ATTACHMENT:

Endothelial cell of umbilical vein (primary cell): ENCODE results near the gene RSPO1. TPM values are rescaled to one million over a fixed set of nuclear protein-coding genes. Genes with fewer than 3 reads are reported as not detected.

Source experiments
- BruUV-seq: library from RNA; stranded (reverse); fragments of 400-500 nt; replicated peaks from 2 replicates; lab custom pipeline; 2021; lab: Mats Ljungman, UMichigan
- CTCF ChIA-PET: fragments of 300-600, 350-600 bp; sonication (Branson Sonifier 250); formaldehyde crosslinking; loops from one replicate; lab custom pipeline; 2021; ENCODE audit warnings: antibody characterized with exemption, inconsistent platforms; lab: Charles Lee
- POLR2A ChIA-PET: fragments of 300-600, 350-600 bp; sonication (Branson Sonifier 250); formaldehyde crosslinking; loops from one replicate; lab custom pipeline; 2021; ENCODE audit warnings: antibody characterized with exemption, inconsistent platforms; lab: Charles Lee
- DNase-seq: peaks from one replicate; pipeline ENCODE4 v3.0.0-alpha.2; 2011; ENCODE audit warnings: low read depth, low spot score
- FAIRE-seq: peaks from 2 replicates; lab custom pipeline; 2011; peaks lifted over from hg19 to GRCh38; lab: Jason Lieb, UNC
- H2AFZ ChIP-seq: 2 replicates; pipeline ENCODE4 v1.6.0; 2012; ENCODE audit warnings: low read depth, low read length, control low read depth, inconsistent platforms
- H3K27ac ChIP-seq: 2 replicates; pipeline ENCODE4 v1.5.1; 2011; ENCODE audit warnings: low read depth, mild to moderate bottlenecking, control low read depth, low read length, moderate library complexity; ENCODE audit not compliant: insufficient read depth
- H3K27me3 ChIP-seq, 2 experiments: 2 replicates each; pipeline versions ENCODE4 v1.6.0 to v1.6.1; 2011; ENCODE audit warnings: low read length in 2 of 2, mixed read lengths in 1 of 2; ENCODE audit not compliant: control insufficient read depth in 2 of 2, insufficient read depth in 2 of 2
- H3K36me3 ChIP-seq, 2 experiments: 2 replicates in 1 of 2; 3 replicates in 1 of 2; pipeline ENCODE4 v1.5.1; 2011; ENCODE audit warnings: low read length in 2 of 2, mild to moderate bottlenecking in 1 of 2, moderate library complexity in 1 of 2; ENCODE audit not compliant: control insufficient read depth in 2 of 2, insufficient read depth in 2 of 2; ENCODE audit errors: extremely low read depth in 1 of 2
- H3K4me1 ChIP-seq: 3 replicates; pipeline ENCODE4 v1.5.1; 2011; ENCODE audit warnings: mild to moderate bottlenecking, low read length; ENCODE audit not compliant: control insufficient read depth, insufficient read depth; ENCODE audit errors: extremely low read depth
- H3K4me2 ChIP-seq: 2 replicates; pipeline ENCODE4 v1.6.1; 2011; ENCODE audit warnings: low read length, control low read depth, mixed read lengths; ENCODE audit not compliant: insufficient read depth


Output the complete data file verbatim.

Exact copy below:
Endothelial cell of umbilical vein (primary cell): ENCODE results near the gene RSPO1. TPM values are rescaled to one million over a fixed set of nuclear protein-coding genes. Genes with fewer than 3 reads are reported as not detected.

Source experiments
- BruUV-seq: library from RNA; stranded (reverse); fragments of 400-500 nt; replicated peaks from 2 replicates; lab custom pipeline; 2021; lab: Mats Ljungman, UMichigan
- CTCF ChIA-PET: fragments of 300-600, 350-600 bp; sonication (Branson Sonifier 250); formaldehyde crosslinking; loops from one replicate; lab custom pipeline; 2021; ENCODE audit warnings: antibody characterized with exemption, inconsistent platforms; lab: Charles Lee
- POLR2A ChIA-PET: fragments of 300-600, 350-600 bp; sonication (Branson Sonifier 250); formaldehyde crosslinking; loops from one replicate; lab custom pipeline; 2021; ENCODE audit warnings: antibody characterized with exemption, inconsistent platforms; lab: Charles Lee
- DNase-seq: peaks from one replicate; pipeline ENCODE4 v3.0.0-alpha.2; 2011; ENCODE audit warnings: low read depth, low spot score
- FAIRE-seq: peaks from 2 replicates; lab custom pipeline; 2011; peaks lifted over from hg19 to GRCh38; lab: Jason Lieb, UNC
- H2AFZ ChIP-seq: 2 replicates; pipeline ENCODE4 v1.6.0; 2012; ENCODE audit warnings: low read depth, low read length, control low read depth, inconsistent platforms
- H3K27ac ChIP-seq: 2 replicates; pipeline ENCODE4 v1.5.1; 2011; ENCODE audit warnings: low read depth, mild to moderate bottlenecking, control low read depth, low read length, moderate library complexity; ENCODE audit not compliant: insufficient read depth
- H3K27me3 ChIP-seq, 2 experiments: 2 replicates each; pipeline versions ENCODE4 v1.6.0 to v1.6.1; 2011; ENCODE audit warnings: low read length in 2 of 2, mixed read lengths in 1 of 2; ENCODE audit not compliant: control insufficient read depth in 2 of 2, insufficient read depth in 2 of 2
- H3K36me3 ChIP-seq, 2 experiments: 2 replicates in 1 of 2; 3 replicates in 1 of 2; pipeline ENCODE4 v1.5.1; 2011; ENCODE audit warnings: low read length in 2 of 2, mild to moderate bottlenecking in 1 of 2, moderate library complexity in 1 of 2; ENCODE audit not compliant: control insufficient read depth in 2 of 2, insufficient read depth in 2 of 2; ENCODE audit errors: extremely low read depth in 1 of 2
- H3K4me1 ChIP-seq: 3 replicates; pipeline ENCODE4 v1.5.1; 2011; ENCODE audit warnings: mild to moderate bottlenecking, low read length; ENCODE audit not compliant: control insufficient read depth, insufficient read depth; ENCODE audit errors: extremely low read depth
- H3K4me2 ChIP-seq: 2 replicates; pipeline ENCODE4 v1.6.1; 2011; ENCODE audit warnings: low read length, control low read depth, mixed read lengths; ENCODE audit not compliant: insufficient read depth